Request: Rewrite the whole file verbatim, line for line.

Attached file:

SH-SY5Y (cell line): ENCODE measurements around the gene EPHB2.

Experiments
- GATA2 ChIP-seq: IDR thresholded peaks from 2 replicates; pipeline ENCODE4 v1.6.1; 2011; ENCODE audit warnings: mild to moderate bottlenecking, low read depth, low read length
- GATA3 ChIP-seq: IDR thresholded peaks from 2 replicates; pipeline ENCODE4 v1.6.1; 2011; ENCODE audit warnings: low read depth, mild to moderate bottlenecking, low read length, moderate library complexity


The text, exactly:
SH-SY5Y (cell line): ENCODE measurements around the gene EPHB2.

Experiments
- GATA2 ChIP-seq: IDR thresholded peaks from 2 replicates; pipeline ENCODE4 v1.6.1; 2011; ENCODE audit warnings: mild to moderate bottlenecking, low read depth, low read length
- GATA3 ChIP-seq: IDR thresholded peaks from 2 replicates; pipeline ENCODE4 v1.6.1; 2011; ENCODE audit warnings: low read depth, mild to moderate bottlenecking, low read length, moderate library complexity